There is an overwhelming consensus among clinicians
who prescribe HIV treatment in the US that people who are taking
antiretroviral therapy are less likely to transmit HIV to their sexual
partners, according to results of a study published in the online edition of the Journal of Acquired Immune Deficiency
Syndromes. Results also showed that over three-quarters of care providers
would be willing to prescribe early therapy to people with an HIV-negative
partner for the purposes of prevention.
The study involved 165 prescribing clinicians
working at HIV clinics in the Bronx, New York, and Washington DC. It was
conducted in 2010 and 2011, well before the publication of the results of the
HPTN 052 study in the summer of 2012, which showed that virologically
suppressive HIV treatment reduced the risk of transmission by 96%. US HIV
treatment guidelines were updated in 2012 to endorse early treatment to reduce
the risk of transmission.
“This survey of HIV clinicians in two US
cities found most clinicians believe that ART [antiretroviral therapy] can
reduce HIV transmission, even before the results of HPTN 052 demonstrated ART
to be effective for this purpose, and before 2012 treatment guideline changes
recommending ART for patients at risk for HIV transmission,” write the authors.
The research was conducted because the
investigators wished to establish the beliefs of prescribing clinicians
(doctors, nurse-practitioners and physician assistants) about the efficacy of
antiretroviral therapy when used as prevention and their willingness to
prescribe early treatment for individuals at risk of transmitting HIV to
Clinicians were recruited from centres
participating in the HPTN 065 study, the main purpose of which is to evaluate
the feasibility of community-expanded testing, linkage to care and treatment
adherence as an HIV prevention strategy. The study does not involve early
initiation of HIV therapy for prevention purposes.
Participants completed an internet-based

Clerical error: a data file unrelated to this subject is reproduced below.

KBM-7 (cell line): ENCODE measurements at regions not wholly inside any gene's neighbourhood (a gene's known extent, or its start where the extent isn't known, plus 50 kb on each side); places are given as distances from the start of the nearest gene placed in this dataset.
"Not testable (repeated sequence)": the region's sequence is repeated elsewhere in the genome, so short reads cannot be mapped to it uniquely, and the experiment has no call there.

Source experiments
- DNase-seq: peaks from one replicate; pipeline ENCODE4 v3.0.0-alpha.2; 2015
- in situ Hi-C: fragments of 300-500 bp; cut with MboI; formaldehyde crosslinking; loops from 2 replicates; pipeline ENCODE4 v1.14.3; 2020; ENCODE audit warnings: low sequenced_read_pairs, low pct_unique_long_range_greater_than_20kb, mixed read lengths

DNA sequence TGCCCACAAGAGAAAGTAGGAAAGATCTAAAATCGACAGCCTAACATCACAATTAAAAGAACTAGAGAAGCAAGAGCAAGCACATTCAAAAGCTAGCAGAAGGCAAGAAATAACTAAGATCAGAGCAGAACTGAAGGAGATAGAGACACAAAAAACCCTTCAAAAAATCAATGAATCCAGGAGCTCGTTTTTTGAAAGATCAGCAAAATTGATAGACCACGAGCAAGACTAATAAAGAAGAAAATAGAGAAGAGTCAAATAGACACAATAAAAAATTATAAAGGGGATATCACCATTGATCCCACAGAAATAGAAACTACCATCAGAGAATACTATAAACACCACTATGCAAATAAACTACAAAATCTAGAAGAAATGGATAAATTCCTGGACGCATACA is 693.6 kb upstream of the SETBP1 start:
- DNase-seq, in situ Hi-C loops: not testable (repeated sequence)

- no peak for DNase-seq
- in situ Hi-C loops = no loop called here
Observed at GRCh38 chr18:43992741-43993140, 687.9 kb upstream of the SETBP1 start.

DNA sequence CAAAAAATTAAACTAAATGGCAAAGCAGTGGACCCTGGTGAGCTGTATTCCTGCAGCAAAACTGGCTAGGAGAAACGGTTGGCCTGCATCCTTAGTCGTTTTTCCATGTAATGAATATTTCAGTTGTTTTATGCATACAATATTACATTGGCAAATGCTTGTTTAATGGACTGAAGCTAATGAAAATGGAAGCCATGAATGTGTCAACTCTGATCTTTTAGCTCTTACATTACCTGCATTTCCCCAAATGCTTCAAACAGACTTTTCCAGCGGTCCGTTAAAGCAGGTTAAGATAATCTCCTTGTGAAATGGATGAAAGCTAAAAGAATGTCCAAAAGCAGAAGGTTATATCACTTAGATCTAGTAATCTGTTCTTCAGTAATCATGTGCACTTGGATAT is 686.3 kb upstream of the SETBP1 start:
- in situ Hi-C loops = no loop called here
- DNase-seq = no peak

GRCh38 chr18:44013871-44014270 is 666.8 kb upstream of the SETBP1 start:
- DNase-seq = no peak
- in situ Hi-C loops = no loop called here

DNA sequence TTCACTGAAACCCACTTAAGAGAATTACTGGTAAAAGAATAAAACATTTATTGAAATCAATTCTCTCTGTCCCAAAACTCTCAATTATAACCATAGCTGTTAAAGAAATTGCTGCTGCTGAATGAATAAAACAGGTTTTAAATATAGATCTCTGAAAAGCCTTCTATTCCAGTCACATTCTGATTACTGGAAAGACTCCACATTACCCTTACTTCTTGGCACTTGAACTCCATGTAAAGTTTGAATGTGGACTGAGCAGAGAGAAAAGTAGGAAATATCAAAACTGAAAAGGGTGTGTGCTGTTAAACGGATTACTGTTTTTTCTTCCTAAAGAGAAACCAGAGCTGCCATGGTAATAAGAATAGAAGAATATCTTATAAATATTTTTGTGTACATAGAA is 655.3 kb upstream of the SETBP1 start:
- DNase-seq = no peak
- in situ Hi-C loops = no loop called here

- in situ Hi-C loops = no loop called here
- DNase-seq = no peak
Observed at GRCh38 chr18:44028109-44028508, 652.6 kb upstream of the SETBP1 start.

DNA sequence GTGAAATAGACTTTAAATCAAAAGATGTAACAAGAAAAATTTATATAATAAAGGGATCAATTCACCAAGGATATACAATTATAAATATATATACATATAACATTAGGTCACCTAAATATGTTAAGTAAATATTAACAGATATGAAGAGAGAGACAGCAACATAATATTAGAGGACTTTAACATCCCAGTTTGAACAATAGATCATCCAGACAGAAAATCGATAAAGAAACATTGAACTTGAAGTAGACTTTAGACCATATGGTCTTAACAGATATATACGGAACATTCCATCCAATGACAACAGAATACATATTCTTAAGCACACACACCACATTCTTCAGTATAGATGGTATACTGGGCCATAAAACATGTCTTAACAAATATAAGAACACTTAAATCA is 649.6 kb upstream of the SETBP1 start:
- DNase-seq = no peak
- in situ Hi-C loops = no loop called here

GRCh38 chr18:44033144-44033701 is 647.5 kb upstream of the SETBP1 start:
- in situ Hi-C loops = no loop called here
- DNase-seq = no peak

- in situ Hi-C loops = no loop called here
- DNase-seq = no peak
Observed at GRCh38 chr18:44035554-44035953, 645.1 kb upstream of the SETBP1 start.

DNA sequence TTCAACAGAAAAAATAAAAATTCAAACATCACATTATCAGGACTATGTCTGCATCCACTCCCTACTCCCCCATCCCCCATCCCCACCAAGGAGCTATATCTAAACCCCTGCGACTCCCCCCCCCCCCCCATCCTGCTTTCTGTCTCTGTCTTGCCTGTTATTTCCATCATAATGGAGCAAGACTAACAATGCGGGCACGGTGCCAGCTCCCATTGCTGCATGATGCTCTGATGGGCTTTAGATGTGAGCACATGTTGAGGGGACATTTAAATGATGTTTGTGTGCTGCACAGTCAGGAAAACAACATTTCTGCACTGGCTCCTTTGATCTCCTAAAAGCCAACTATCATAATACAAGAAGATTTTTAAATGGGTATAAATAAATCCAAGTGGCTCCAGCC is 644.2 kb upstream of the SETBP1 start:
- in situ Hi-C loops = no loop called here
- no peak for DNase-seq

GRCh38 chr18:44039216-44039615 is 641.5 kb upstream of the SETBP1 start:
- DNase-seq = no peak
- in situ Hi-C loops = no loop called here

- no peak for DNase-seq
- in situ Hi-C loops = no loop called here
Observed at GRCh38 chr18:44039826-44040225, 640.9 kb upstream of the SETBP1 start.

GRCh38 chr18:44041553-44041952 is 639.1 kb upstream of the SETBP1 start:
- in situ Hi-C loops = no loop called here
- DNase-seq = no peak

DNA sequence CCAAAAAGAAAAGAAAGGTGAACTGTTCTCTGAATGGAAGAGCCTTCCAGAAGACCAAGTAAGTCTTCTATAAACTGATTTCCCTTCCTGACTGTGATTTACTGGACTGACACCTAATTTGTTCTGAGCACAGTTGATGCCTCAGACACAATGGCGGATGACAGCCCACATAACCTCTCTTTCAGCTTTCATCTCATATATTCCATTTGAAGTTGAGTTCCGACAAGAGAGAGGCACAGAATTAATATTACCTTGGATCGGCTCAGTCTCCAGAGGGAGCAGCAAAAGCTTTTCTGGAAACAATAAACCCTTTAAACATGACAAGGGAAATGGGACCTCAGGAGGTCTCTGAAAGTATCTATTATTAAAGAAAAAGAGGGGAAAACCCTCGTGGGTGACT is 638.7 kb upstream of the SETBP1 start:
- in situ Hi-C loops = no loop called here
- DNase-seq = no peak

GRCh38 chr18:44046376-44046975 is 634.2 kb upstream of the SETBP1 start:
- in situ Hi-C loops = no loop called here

survey. They had a median age of 46 years, 59% were women and two-thirds were
white. The clinicians were highly experienced and had been caring for
HIV-positive people for a median of 13 years. The overwhelming majority of
their patients (85%) were already taking antiretroviral treatment and 6% of
healthcare providers stated that all their patients were on therapy.
Overall, the clinicians showed an interest
in the HIV risk behaviours of their patients. Three-quarters indicated that
they regularly asked their patients about the HIV status of their sexual
partners; 97% always or often enquired about condom use; and two-thirds stated
that they enquired about injecting drug use.
Almost all (95%) of the clinicians strongly
agreed or agreed that “early initiation of ART can slow the spread of HIV in a
community by making patients less infectious to others”.
The participants were asked about their
current prescribing practices. Most (92%) stated that they initiated treatment
for the patient’s own health and based on the readiness of the individual to
A small proportion of clinicians (15%)
indicated that they recommended treatment at any CD4 cell count. The majority
(56%) indicated that their current practice was to suggest treatment when a
patient’s CD4 cell count fell below 500 cells/mm3.
A substantial majority (79%) of clinicians
said that they would be more likely to recommend starting HIV therapy,
irrespective of CD4 cell count, if a patient disclosed behaviour that involved
a high risk of transmission. Three-quarters said they would be willing to offer
early treatment if a patient had a partner who was HIV-negative.
However, a substantial proportion of
clinicians had reservations about the early use of therapy. Just under half
(47%) had concerns that this could lead to resistance and 52% were concerned
about the risk of side-effects. A little under a third (30%) had concerns that
early treatment could result in the transmission of drug-resistant virus to sex
“There remains an inherent tension in
prescribing ART to individuals for a population-benefit, when the risk-benefit
profiles of multidecades-long treatment are not yet available,” comment the
investigators. “Nonetheless there is emerging evidence that ART initiation at
higher CD4 counts may have individual benefit.”
They conclude, “our findings suggest that
clinicians will need to continue to balance information regarding efficacy of
ART for prevention, with their duty to provide patients with interventions that
have a favourable long-term benefit to their own health.”